Chicka Chicka Boom Boom

On the roof of a close-to-dilapidated shed stand three-foot white letters. Well, not ALL stand; some are crooked, others have fallen over. The no longer operating Oakridge Range golfing spot left to nature now spells O A R D G E R A E, and is a favorite roadside attraction of mine. Set along a stretch of eastbound highway 12 leaving the Pacific Beaches, I feel compelled to bring a brilliantly awesome camera at a perfect lit time of day and snap a photo of it. But today it reminded me of the kids book Chicka Chicka Boom Boom, and how the alphabet’s bullyish race to the top of a coconut tree leaves them at its base, disordered, with broken teeth and scraped knees.

Before I go on with the show, I have two updates. First, my friend’s response to the t-shirt was (and this is precisely her spelling) – “Oh my fucking Godddddddd I love itttttt”. Then she called, taking me on the roller coaster of thoughts and emotions she had opening it, “Is it? Oh my! Yes!” The second update is my cousin bought a house, and no longer will I be fostering her cats. However much I haven’t minded them here, the crystal ball reading “No cats for you” has become vividly apparent.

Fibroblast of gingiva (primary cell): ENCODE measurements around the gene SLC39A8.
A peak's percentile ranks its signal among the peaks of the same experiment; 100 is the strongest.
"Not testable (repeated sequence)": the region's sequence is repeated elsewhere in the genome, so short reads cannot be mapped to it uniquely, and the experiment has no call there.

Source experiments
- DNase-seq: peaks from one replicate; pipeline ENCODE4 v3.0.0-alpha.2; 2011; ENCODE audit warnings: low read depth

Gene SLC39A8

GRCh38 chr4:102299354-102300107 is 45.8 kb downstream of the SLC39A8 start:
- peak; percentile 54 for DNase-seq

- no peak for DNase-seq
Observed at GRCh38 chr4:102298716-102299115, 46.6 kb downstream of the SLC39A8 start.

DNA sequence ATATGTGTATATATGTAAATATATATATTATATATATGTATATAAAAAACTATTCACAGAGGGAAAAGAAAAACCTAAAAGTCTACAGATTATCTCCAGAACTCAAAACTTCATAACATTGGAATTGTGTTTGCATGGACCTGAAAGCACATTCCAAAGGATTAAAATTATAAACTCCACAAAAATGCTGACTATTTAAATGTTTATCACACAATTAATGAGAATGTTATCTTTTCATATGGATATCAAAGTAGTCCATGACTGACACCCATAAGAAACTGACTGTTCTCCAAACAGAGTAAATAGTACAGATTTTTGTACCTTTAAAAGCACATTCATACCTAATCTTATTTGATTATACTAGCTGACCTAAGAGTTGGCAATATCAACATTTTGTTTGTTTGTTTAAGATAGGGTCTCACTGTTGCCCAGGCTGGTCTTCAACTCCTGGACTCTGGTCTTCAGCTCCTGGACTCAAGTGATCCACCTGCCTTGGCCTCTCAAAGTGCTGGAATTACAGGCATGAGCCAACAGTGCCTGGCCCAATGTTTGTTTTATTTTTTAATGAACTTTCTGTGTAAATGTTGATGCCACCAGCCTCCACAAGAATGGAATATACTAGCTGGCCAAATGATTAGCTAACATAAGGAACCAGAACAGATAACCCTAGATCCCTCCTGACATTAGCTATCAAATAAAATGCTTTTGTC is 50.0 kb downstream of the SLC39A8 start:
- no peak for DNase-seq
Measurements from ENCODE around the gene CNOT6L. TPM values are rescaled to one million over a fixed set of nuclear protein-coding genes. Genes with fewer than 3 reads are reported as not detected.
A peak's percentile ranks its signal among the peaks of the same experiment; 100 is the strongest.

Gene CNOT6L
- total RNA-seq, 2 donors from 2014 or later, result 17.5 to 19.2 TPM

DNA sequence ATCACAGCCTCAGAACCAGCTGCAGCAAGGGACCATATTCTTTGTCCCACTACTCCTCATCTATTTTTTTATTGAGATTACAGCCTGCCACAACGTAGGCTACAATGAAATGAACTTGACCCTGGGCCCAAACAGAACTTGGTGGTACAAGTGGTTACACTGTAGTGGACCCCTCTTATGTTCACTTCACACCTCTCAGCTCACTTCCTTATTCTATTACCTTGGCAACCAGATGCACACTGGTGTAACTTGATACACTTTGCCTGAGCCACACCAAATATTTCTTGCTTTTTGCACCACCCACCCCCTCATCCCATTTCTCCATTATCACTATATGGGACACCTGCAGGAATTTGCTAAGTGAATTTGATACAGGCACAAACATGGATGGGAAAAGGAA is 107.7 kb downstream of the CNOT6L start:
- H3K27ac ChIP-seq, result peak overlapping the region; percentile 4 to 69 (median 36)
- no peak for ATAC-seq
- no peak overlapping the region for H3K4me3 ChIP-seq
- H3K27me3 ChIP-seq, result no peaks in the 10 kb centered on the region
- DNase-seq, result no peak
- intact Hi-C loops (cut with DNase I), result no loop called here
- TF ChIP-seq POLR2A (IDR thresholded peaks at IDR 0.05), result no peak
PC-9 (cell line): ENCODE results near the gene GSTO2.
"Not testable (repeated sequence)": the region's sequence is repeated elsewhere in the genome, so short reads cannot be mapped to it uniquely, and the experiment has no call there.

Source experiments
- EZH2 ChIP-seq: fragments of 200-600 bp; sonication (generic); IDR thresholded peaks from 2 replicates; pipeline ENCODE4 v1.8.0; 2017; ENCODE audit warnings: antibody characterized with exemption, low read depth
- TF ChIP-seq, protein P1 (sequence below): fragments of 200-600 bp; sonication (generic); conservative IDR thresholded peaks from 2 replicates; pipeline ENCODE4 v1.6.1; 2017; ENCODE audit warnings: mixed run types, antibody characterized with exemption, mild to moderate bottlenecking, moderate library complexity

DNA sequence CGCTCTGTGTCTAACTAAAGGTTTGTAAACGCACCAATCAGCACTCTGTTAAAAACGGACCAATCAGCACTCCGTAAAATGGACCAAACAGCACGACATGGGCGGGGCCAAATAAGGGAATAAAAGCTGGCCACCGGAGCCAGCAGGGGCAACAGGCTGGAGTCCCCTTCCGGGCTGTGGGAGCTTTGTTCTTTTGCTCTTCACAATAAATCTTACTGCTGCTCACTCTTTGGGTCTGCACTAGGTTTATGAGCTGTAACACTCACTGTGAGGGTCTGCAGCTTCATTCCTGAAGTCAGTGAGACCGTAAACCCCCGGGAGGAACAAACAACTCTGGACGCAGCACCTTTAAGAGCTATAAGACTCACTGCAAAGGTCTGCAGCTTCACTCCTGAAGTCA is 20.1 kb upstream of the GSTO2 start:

Do I abolish my New Year’s resolution of twenty push-ups by the year’s end? I hate admitting it, but I’ve been a bum on strengthening my upper body. Changing the laundry just now, I dropped down and barely made it to three, meaning I’ll need to add 3.8 more by two weeks from now to make my monthly target goal. Can I do it? The jury of me is out watching butterflies and hasn’t a clue.

I bet you can relate to the shameful feelings that come in the wake of goals being abandoned. But, the point of my resolution was to be stronger, not to be stronger perfectly.

Phew, what a relief. I’m glad I was finally able to get that off my chest.

I used to believe what I wanted was wrong. On the drive home earlier, I reflected on ex-boyfriends that didn’t believe in marriage and shit-talked about my wanting it and how I considered their perspective over my own. What selfish people they were, I thought, and something inside me lit up. The part of myself that felt ashamed for wanting it then was like, thank you, what I wanted was ok.

The stories we tell ourselves matter.

Love, Jaclynn

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